I totally disagree with Stu Campbell’s assertion that “there wasn’t plausibly going to be any justification for another referendum for years”. The fact of a No vote being sold on a totally false prospectus was, in itself, more than adequate grounds for demanding a fresh referendum. As Campbell observes on Wings Over Scotland,
Overall, 60% of Scots think that most or all of what “Better Together” promised them turned out to be lies.
It is, frankly, a little ridiculous to imagine this level of dissatisfaction with the 2014 outcome could go unanswered. People really don’t like being lied to. But what they detest even more is being exposed as gullible dupes. The British establishment made fools of every No voter other than the fanatical British nationalists who actually believe with a religious fervour that any conduct at all is justified in the name of preserving the British state. People do not react well to being made to look stupid. It might even be argued that the whole Brexit fiasco has got in the way of much more widespread and vigorous demands for redress. If it wasn’t for Brexit, we’d be talking far more about the vicious and totally unprincipled behaviour of Better Together/Project Fear. And people would be be more angry about that.
Stu Campbell is on much firmer ground when looking at the issue of ‘online abuse’. It was the massively lopsided reporting which gave the impression of virulent ‘cybernat’ hordes assaulting the delicate hot-house blooms of British nationalism’s online support with poison-tipped Tweets and flaming Facebook comments. The reality was very different. It still is. Bitter, angry, hateful rhetoric is very much the province of those who adhere to the dogma of ‘The Union At Any Cost’. And for good reason. It is they who are bitter, angry and hateful. The mood in the Yes camp is positive and optimistic. An attitude which is simply not conducive to the kind of unpleasantness that the media likes to pretend is the vernacular of the independence movement.
A critical point here is that made by Stu Campbell when he refers to the tone of British political discourse having “emboldened a certain type of extreme British nationalist”. The language used by political leaders and those who are pleased to regard themselves as ‘opinion formers’ has an effect. Even reasonable-sounding remarks can give licence to more extreme voices. The spittle-flecked ranting of extremists can often be seen as having been informally sanctioned by the ill-advised and downright irresponsible utterances of public figures.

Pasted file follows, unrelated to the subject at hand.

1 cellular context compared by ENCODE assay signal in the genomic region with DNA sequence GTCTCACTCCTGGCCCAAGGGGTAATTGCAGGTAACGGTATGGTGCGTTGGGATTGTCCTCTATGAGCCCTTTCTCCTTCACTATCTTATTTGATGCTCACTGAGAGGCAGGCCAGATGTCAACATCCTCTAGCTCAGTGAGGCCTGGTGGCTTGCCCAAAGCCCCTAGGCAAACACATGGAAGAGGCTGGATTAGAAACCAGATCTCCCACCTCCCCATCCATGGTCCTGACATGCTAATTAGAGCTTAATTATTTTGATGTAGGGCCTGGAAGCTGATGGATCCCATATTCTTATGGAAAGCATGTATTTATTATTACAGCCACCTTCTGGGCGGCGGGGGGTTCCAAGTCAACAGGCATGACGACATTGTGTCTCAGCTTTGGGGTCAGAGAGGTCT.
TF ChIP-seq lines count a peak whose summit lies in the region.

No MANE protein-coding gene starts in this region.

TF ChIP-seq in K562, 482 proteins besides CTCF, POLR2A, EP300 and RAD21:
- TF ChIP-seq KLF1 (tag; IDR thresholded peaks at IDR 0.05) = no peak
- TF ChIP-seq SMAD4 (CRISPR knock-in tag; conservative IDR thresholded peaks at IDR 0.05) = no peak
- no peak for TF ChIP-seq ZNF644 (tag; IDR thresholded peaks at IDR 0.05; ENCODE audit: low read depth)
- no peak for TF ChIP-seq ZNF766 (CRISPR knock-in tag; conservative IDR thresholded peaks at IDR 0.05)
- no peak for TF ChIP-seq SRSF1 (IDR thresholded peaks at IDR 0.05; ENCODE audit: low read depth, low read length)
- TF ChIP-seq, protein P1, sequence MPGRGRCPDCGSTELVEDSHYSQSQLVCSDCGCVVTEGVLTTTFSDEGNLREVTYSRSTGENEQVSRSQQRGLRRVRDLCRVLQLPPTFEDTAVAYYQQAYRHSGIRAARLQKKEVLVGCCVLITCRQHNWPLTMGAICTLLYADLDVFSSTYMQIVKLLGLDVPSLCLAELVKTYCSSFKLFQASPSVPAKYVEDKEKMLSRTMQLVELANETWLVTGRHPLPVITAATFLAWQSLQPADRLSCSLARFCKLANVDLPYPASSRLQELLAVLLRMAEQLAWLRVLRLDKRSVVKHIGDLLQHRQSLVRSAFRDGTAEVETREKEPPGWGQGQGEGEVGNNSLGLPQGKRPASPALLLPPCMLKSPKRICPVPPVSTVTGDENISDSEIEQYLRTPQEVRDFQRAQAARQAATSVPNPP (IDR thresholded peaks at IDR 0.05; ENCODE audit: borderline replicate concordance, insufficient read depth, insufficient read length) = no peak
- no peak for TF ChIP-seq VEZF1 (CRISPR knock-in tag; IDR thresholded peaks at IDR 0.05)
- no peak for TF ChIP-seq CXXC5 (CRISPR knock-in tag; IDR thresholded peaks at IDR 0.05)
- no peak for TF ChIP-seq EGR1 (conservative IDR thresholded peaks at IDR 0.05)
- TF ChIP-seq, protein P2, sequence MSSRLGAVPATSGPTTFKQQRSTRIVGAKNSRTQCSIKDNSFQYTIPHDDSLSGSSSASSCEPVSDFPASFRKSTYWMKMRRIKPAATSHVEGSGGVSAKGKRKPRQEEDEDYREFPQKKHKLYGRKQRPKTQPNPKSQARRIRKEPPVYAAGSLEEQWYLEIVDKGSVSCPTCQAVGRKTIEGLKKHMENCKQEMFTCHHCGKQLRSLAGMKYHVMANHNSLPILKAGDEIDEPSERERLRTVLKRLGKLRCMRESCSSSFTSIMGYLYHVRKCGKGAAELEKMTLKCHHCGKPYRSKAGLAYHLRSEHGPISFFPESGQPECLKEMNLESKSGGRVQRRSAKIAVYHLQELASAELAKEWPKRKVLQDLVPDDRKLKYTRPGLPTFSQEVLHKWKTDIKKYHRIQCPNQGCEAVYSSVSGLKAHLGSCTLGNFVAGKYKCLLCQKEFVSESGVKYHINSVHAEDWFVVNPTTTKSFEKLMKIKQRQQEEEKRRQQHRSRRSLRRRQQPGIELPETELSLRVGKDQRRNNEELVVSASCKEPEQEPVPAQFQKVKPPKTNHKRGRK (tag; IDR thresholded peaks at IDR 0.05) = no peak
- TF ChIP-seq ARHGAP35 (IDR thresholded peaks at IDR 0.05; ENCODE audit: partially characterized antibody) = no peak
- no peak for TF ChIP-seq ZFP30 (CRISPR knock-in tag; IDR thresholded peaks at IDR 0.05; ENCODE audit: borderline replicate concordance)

It is difficult to believe that experienced politicians and commentators are unaware of the fact that their words can have an incendiary effect. There is a niggling suspicion that much of what was and is said by prominent individuals in the British establishment is calculated to fuel the prejudices of their online supporters.
There is no equivalence between the two sides of the constitutional issue in this regard. The notion that one lot’s as bad as the other is the product of woefully shallow analysis. In fact, it is all too often a lazy assumption based on no analysis at all. The reality is that those prominent in the Yes campaign were always scrupulous about avoiding anything that could be interpreted as inflammatory or even provocative. Indeed, within the Yes movement, the complaint tended to be that its leading figures weren’t nearly aggressive enough.
British nationalists are more likely to resort to abuse for a number of reasons. They are given tacit permission to do so by British politicians. They know they are highly unlikely to be held to account for their behaviour by the media. They have most cause to be afraid that their cause is facing defeat. And they have little or nothing in the way of substantive arguments.
It won’t get any better. The British state is a cornered beast. It’s devotees will behave accordingly. And here’s the thing… I don’t care! Frankly, there are more pressing concerns than a few semi-coherent social inadequates venting their ample spleens on social media. We need to accept that not everybody expresses themselves in the same way. Not everybody has the same access to language. We can’t all be equally eloquent and erudite. I am pleased that people are engaging with politics at all. If their only way of doing so is by being abusive, that’s unfortunate. But I would rather that than them being excluded from politics altogether.
There is, of course, a line which divides the inelegant from the actionable. If the ‘robustness’ of comments tests those limits, I consider that no bad thing. Let the people speak!Views: 2770
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